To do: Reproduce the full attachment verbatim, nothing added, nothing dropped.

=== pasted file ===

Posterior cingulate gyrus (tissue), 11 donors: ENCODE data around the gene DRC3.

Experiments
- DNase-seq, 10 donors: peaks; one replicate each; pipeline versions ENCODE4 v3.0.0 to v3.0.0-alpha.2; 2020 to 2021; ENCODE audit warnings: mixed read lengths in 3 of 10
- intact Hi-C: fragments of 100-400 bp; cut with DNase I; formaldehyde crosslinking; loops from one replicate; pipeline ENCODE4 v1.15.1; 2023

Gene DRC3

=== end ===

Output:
Posterior cingulate gyrus (tissue), 11 donors: ENCODE data around the gene DRC3.

Experiments
- DNase-seq, 10 donors: peaks; one replicate each; pipeline versions ENCODE4 v3.0.0 to v3.0.0-alpha.2; 2020 to 2021; ENCODE audit warnings: mixed read lengths in 3 of 10
- intact Hi-C: fragments of 100-400 bp; cut with DNase I; formaldehyde crosslinking; loops from one replicate; pipeline ENCODE4 v1.15.1; 2023

Gene DRC3